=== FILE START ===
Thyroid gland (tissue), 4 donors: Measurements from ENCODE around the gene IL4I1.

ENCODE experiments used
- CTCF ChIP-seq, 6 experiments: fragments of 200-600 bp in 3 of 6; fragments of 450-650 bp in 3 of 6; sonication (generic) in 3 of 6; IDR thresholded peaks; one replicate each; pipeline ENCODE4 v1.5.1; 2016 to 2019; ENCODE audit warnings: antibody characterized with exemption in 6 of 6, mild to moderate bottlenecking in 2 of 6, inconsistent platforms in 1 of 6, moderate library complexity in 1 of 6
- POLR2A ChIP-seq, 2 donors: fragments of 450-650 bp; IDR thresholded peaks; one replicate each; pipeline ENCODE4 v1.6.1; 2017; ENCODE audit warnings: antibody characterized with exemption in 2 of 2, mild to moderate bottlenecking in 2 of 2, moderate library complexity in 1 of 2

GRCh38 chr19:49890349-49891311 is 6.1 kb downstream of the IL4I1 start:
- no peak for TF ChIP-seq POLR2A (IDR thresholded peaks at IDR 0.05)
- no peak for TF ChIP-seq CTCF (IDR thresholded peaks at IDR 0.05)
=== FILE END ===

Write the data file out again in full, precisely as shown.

Thyroid gland (tissue), 4 donors: Measurements from ENCODE around the gene IL4I1.

ENCODE experiments used
- CTCF ChIP-seq, 6 experiments: fragments of 200-600 bp in 3 of 6; fragments of 450-650 bp in 3 of 6; sonication (generic) in 3 of 6; IDR thresholded peaks; one replicate each; pipeline ENCODE4 v1.5.1; 2016 to 2019; ENCODE audit warnings: antibody characterized with exemption in 6 of 6, mild to moderate bottlenecking in 2 of 6, inconsistent platforms in 1 of 6, moderate library complexity in 1 of 6
- POLR2A ChIP-seq, 2 donors: fragments of 450-650 bp; IDR thresholded peaks; one replicate each; pipeline ENCODE4 v1.6.1; 2017; ENCODE audit warnings: antibody characterized with exemption in 2 of 2, mild to moderate bottlenecking in 2 of 2, moderate library complexity in 1 of 2

GRCh38 chr19:49890349-49891311 is 6.1 kb downstream of the IL4I1 start:
- no peak for TF ChIP-seq POLR2A (IDR thresholded peaks at IDR 0.05)
- no peak for TF ChIP-seq CTCF (IDR thresholded peaks at IDR 0.05)